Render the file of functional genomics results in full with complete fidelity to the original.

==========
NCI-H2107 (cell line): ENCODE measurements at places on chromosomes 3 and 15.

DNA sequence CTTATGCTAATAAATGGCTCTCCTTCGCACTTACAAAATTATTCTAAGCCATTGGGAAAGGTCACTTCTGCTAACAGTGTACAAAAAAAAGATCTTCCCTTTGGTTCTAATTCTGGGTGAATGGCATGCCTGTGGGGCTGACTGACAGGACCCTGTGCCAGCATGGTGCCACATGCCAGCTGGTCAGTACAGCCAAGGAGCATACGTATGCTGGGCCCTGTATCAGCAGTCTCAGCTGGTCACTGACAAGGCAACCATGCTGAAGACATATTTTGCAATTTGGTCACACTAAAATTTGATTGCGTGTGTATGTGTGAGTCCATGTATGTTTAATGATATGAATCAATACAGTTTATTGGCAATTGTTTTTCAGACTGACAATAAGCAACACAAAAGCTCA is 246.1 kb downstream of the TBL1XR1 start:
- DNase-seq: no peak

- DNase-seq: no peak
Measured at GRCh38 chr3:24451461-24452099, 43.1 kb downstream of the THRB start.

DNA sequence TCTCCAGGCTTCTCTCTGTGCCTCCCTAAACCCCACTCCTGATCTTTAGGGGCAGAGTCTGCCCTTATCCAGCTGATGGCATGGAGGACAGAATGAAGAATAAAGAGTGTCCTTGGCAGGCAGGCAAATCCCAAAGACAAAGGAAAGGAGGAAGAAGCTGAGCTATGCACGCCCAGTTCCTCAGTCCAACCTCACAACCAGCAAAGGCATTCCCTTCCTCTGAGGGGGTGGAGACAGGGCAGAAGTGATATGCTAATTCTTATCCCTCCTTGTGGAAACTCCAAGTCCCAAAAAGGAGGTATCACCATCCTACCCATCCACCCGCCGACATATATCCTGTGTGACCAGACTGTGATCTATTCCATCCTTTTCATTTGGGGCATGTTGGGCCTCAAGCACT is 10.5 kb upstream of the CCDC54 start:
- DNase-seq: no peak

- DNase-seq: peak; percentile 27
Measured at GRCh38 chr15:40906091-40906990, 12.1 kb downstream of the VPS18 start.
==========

NCI-H2107 (cell line): ENCODE measurements at places on chromosomes 3 and 15.

DNA sequence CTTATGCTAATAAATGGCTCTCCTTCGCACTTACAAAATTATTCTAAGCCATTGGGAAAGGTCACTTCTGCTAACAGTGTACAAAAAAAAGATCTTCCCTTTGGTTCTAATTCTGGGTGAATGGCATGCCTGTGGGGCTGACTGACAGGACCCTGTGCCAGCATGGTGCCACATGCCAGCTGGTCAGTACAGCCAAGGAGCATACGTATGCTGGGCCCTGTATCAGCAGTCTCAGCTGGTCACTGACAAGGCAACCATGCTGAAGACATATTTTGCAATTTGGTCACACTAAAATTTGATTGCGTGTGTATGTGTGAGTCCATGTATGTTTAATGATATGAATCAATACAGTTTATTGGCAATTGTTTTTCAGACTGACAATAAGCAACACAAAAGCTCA is 246.1 kb downstream of the TBL1XR1 start:
- DNase-seq: no peak

- DNase-seq: no peak
Measured at GRCh38 chr3:24451461-24452099, 43.1 kb downstream of the THRB start.

DNA sequence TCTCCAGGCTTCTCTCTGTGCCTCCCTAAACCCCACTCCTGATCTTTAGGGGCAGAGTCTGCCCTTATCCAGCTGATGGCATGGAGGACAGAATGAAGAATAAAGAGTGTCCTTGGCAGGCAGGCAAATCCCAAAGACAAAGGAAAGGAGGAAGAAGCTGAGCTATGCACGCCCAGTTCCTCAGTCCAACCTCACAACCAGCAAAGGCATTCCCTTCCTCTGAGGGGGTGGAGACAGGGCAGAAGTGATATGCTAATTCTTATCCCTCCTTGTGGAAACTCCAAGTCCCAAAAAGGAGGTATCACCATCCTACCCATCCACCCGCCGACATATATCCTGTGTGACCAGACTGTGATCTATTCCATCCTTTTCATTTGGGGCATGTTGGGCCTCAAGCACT is 10.5 kb upstream of the CCDC54 start:
- DNase-seq: no peak

- DNase-seq: peak; percentile 27
Measured at GRCh38 chr15:40906091-40906990, 12.1 kb downstream of the VPS18 start.